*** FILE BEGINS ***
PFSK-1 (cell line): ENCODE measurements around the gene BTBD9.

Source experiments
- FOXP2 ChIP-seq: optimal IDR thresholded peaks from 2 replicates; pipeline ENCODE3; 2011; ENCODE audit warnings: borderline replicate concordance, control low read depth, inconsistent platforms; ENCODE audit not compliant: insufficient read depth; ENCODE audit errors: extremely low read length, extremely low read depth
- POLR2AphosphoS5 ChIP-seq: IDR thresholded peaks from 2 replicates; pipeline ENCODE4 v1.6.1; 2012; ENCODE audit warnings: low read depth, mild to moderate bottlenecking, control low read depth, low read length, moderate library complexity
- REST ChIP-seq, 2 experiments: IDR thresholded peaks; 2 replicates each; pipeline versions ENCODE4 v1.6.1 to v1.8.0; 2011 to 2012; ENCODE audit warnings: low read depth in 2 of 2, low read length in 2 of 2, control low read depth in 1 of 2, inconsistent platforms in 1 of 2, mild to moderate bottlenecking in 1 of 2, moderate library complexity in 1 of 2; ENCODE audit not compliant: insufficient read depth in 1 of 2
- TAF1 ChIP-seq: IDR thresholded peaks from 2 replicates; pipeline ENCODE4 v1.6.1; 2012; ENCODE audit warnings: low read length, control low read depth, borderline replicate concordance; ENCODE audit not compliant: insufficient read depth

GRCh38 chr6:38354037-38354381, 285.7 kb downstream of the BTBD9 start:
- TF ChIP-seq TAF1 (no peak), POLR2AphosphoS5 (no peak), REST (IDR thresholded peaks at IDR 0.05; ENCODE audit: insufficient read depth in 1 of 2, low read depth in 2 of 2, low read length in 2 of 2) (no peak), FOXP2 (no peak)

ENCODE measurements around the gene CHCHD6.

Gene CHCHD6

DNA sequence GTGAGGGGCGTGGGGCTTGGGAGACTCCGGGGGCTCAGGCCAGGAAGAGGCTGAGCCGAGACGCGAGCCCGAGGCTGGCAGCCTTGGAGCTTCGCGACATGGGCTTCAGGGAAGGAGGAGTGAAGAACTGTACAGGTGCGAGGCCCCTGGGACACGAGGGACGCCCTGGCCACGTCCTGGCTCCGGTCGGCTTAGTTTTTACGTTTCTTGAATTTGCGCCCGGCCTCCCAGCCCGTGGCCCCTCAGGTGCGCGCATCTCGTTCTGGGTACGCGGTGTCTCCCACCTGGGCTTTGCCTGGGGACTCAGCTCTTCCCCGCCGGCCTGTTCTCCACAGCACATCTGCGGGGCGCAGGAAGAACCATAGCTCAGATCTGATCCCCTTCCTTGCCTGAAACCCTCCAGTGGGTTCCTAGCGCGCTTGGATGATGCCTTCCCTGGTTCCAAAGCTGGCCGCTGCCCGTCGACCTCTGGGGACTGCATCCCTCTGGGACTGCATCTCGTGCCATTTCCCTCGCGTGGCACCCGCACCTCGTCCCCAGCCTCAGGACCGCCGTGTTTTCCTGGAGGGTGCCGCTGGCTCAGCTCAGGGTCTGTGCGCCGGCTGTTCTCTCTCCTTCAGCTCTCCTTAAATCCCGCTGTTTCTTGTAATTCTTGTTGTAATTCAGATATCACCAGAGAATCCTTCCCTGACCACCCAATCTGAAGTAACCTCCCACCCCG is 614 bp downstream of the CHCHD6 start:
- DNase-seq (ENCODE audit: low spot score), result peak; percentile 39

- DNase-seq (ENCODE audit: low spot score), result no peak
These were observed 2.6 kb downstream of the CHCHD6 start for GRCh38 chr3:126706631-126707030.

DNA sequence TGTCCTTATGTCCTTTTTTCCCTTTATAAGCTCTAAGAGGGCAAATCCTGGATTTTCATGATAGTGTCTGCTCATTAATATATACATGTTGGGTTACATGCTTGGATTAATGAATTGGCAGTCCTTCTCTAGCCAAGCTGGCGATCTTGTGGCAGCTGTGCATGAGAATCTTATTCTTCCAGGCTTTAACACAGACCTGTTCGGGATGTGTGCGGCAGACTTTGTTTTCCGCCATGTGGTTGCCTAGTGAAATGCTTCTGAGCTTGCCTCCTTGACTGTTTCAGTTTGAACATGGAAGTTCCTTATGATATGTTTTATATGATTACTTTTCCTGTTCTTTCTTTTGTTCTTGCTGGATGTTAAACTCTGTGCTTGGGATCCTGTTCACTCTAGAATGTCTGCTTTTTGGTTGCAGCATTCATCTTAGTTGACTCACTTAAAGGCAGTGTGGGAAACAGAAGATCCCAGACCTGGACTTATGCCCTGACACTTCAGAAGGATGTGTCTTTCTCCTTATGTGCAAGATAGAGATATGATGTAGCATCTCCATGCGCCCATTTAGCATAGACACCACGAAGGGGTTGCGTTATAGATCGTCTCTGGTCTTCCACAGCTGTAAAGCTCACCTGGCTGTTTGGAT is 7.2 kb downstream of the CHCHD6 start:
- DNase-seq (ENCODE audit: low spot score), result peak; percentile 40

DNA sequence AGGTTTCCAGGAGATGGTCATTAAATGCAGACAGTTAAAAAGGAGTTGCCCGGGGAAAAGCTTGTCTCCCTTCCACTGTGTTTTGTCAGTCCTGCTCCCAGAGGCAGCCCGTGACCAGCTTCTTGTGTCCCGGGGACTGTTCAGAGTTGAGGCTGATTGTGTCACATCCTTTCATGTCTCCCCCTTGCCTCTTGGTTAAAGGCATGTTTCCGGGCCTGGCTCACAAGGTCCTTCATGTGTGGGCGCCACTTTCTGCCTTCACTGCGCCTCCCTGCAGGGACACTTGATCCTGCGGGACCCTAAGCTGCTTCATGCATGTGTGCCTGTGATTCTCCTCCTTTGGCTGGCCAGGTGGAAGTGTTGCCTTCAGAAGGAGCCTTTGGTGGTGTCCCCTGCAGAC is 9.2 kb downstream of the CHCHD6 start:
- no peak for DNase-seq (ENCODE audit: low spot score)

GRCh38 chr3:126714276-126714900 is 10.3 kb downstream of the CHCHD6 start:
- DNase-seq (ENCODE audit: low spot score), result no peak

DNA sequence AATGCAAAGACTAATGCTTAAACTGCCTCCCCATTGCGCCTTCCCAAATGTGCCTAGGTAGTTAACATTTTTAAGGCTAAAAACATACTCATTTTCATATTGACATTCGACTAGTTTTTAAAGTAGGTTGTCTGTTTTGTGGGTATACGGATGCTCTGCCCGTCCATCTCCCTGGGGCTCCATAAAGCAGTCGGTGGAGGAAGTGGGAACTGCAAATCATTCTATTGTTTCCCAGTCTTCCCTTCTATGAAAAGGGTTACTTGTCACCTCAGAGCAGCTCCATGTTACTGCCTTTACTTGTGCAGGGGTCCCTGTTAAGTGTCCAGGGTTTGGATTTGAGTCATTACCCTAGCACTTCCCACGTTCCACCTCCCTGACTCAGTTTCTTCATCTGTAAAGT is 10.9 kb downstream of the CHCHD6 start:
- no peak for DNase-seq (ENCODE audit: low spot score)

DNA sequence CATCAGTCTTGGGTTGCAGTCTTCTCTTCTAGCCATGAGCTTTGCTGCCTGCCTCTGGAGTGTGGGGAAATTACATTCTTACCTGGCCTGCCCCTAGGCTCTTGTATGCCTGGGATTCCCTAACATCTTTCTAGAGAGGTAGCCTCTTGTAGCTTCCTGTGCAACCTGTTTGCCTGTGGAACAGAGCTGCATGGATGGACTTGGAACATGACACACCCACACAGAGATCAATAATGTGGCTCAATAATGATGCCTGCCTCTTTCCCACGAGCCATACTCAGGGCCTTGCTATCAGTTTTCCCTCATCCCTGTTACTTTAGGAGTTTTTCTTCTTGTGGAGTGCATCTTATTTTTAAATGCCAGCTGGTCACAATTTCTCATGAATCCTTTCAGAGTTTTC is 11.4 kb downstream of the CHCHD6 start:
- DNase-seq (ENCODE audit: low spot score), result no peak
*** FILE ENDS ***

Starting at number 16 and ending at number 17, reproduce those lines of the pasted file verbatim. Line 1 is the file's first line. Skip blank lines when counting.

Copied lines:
- DNase-seq (ENCODE audit: low spot score), result peak; percentile 40

DNA sequence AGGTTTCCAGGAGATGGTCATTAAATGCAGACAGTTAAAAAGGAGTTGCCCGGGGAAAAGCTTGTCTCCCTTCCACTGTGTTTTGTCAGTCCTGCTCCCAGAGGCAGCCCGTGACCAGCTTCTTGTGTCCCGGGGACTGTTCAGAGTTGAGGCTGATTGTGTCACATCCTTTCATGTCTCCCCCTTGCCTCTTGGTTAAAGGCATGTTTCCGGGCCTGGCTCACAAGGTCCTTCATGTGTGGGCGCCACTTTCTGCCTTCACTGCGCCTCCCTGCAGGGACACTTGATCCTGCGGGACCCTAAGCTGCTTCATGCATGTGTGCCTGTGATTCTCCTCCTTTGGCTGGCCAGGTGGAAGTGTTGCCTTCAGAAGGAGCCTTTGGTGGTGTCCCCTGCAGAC is 9.2 kb downstream of the CHCHD6 start: